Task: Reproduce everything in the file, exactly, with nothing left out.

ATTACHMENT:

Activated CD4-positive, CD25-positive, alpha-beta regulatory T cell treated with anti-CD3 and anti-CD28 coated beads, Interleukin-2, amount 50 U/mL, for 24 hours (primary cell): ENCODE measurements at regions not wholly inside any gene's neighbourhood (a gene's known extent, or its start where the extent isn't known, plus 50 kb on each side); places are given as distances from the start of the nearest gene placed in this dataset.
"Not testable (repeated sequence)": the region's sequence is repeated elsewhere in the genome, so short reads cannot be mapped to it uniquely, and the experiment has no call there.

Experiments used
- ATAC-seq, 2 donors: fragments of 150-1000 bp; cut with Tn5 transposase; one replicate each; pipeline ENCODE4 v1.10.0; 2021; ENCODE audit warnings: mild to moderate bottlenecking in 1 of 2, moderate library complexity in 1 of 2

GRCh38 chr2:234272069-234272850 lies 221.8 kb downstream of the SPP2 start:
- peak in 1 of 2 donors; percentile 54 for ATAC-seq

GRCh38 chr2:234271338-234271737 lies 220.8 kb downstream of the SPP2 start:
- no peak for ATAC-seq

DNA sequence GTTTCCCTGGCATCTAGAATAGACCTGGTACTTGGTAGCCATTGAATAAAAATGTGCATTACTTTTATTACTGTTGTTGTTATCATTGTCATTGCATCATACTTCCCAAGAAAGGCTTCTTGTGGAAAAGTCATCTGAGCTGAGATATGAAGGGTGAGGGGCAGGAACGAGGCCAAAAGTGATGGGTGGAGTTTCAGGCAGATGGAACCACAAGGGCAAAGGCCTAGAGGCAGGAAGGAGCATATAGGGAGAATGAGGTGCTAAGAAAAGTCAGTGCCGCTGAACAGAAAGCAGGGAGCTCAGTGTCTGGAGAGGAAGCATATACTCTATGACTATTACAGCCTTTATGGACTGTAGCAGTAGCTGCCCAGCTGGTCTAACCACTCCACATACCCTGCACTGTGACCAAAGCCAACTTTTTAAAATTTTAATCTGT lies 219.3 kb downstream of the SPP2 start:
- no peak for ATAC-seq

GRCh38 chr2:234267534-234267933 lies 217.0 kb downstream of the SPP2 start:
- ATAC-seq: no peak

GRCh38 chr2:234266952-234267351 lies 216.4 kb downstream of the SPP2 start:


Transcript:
Activated CD4-positive, CD25-positive, alpha-beta regulatory T cell treated with anti-CD3 and anti-CD28 coated beads, Interleukin-2, amount 50 U/mL, for 24 hours (primary cell): ENCODE measurements at regions not wholly inside any gene's neighbourhood (a gene's known extent, or its start where the extent isn't known, plus 50 kb on each side); places are given as distances from the start of the nearest gene placed in this dataset.
"Not testable (repeated sequence)": the region's sequence is repeated elsewhere in the genome, so short reads cannot be mapped to it uniquely, and the experiment has no call there.

Experiments used
- ATAC-seq, 2 donors: fragments of 150-1000 bp; cut with Tn5 transposase; one replicate each; pipeline ENCODE4 v1.10.0; 2021; ENCODE audit warnings: mild to moderate bottlenecking in 1 of 2, moderate library complexity in 1 of 2

GRCh38 chr2:234272069-234272850 lies 221.8 kb downstream of the SPP2 start:
- peak in 1 of 2 donors; percentile 54 for ATAC-seq

GRCh38 chr2:234271338-234271737 lies 220.8 kb downstream of the SPP2 start:
- no peak for ATAC-seq

DNA sequence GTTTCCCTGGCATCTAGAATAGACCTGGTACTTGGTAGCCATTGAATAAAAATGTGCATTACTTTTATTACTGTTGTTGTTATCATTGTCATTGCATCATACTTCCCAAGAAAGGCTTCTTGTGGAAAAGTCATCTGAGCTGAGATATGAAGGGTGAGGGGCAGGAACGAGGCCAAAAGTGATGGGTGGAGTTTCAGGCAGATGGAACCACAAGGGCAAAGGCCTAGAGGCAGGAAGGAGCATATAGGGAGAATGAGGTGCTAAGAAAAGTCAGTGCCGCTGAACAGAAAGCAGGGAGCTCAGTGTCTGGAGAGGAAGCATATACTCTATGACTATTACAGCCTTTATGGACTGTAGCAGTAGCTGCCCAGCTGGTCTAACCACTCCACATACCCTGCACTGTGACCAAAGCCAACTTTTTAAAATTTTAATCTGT lies 219.3 kb downstream of the SPP2 start:
- no peak for ATAC-seq

GRCh38 chr2:234267534-234267933 lies 217.0 kb downstream of the SPP2 start:
- ATAC-seq: no peak

GRCh38 chr2:234266952-234267351 lies 216.4 kb downstream of the SPP2 start: